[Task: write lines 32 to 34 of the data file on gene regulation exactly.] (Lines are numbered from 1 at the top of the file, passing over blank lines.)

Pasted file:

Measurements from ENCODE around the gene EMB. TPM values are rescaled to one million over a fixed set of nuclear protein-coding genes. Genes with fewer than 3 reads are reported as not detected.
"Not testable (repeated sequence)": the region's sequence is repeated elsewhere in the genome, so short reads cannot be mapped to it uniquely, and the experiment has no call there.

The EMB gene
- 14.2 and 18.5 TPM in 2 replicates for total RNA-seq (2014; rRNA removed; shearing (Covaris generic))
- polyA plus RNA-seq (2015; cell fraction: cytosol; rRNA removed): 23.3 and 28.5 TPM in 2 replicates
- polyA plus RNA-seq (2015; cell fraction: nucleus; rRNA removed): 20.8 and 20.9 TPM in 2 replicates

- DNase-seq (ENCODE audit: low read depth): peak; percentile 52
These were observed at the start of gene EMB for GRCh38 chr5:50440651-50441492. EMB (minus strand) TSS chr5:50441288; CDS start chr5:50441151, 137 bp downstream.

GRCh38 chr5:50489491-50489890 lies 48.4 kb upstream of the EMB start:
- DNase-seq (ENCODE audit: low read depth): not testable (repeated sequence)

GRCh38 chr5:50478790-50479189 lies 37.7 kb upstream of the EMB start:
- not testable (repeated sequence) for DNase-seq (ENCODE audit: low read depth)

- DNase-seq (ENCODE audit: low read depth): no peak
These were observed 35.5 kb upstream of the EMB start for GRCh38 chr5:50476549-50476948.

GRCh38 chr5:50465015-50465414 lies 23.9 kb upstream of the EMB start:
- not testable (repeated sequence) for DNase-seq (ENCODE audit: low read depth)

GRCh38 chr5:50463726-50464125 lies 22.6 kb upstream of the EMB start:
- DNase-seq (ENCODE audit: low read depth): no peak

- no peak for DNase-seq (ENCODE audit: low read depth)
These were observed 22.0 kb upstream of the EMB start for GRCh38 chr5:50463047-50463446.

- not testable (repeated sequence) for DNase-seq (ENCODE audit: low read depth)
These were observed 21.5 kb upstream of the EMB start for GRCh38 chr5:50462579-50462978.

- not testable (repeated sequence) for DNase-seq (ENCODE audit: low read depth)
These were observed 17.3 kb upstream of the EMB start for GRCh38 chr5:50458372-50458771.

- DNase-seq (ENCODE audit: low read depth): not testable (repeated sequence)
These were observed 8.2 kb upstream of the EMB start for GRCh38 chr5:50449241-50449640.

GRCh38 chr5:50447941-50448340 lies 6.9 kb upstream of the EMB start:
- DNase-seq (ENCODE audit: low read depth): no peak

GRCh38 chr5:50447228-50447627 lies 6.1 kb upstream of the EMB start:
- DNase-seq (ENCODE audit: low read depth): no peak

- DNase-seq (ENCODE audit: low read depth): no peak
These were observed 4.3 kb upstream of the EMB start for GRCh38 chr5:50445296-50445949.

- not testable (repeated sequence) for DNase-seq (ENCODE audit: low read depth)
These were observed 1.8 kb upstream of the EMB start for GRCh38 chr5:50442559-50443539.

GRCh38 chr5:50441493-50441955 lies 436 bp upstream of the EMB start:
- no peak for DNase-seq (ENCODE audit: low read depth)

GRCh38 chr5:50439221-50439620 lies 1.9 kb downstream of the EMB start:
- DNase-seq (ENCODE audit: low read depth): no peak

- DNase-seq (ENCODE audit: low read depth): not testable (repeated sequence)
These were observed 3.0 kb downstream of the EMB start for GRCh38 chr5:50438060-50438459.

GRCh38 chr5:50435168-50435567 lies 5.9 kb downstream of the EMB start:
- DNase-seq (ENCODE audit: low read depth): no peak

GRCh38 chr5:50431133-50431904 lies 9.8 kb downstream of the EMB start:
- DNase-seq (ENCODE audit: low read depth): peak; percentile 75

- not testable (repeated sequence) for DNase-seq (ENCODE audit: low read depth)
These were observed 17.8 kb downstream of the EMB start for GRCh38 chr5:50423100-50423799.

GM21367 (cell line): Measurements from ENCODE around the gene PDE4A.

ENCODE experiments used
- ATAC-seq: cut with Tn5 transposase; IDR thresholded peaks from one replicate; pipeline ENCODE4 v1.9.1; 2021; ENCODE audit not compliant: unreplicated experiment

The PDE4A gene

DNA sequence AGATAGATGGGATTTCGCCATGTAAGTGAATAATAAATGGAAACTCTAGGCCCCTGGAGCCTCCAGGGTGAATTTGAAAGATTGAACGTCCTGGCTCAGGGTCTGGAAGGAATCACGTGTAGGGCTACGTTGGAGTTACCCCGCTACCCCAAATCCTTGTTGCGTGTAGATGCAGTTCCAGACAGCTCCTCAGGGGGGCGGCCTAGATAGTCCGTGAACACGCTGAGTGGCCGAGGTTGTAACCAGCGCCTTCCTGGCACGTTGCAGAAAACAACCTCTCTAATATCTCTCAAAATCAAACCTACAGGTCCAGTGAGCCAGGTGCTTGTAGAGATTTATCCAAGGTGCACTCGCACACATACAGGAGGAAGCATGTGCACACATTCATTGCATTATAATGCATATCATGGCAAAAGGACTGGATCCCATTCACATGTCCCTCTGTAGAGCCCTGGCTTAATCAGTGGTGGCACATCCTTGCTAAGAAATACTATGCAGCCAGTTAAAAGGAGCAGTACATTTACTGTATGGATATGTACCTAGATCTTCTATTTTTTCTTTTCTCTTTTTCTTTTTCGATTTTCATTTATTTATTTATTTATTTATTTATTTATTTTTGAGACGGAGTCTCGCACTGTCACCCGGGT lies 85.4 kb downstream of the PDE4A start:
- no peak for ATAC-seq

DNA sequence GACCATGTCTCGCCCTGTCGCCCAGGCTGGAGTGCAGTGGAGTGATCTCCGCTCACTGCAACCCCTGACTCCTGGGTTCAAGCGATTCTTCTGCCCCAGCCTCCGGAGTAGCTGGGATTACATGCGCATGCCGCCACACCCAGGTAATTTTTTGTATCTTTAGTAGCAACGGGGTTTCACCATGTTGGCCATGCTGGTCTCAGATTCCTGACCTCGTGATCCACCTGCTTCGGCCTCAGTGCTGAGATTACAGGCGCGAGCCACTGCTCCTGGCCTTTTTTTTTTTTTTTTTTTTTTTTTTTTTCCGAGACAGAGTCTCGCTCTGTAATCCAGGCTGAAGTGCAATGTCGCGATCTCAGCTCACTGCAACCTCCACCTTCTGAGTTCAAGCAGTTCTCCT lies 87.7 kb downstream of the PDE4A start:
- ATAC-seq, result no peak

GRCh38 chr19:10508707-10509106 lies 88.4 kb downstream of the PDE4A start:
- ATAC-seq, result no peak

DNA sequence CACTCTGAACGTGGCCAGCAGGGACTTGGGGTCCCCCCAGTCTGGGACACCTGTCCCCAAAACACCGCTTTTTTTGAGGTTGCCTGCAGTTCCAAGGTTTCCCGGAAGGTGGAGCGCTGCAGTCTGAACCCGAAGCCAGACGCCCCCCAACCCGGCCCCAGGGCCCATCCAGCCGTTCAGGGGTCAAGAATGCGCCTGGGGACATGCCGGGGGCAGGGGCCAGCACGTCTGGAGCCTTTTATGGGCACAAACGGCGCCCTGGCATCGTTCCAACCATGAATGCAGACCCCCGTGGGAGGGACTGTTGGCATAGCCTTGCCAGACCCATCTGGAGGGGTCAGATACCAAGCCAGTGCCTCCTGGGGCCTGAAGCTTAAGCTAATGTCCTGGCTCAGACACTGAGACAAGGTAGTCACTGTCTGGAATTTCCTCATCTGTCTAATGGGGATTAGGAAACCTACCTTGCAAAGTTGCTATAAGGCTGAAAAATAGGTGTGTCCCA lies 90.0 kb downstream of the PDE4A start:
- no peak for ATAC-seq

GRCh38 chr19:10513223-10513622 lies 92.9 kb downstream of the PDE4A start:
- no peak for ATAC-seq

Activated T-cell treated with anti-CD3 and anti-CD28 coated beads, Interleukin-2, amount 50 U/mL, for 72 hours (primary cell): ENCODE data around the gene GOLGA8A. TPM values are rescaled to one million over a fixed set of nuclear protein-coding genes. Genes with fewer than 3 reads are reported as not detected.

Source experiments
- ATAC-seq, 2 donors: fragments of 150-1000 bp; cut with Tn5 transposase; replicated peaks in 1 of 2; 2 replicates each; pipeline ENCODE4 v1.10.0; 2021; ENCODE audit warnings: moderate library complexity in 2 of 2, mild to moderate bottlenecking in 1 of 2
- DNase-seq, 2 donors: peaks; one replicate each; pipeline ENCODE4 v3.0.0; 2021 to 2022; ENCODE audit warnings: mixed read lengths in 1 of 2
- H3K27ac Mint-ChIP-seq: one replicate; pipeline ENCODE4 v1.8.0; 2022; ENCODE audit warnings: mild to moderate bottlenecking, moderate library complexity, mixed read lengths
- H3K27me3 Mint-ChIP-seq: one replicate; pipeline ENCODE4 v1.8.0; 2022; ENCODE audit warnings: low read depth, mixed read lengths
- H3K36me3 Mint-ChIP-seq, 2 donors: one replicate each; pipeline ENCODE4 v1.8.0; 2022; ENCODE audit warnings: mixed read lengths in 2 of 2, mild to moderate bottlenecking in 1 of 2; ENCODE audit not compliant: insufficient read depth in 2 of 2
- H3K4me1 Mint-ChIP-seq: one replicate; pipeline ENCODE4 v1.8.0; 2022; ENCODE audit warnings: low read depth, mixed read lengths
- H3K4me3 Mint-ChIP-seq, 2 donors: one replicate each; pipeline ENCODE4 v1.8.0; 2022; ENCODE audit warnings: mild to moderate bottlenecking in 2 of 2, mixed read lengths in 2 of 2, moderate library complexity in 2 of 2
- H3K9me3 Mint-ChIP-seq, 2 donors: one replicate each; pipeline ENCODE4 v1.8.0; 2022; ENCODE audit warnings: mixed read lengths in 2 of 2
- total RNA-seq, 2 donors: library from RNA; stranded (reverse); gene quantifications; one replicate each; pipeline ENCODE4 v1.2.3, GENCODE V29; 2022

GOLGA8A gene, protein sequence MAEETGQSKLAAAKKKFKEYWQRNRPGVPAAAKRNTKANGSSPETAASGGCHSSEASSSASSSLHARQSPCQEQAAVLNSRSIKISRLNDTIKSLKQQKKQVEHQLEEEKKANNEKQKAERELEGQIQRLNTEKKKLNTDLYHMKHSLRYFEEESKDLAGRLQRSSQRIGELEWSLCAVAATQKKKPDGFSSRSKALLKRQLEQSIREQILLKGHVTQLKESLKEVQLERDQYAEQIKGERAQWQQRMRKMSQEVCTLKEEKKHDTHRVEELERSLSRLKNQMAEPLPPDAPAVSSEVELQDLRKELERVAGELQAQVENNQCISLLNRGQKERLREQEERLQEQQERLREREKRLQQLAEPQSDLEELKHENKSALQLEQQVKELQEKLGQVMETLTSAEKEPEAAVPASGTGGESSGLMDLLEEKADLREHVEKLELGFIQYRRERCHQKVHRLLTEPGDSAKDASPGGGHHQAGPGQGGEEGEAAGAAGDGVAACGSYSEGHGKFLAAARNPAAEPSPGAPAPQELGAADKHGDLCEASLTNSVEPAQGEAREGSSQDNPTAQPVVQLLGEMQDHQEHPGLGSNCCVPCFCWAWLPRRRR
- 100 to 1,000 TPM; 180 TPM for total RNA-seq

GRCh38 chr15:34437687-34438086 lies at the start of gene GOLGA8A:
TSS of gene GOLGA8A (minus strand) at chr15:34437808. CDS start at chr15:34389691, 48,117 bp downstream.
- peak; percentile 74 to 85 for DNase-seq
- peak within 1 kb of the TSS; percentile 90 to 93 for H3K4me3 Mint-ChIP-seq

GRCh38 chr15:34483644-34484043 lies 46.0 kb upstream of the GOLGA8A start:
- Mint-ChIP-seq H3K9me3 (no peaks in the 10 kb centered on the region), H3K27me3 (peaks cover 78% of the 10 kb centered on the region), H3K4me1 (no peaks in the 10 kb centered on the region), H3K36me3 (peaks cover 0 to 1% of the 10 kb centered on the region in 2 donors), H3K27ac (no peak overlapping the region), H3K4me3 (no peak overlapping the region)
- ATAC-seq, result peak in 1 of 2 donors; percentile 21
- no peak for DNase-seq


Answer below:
These were observed 4.3 kb upstream of the EMB start for GRCh38 chr5:50445296-50445949.

- not testable (repeated sequence) for DNase-seq (ENCODE audit: low read depth)
These were observed 1.8 kb upstream of the EMB start for GRCh38 chr5:50442559-50443539.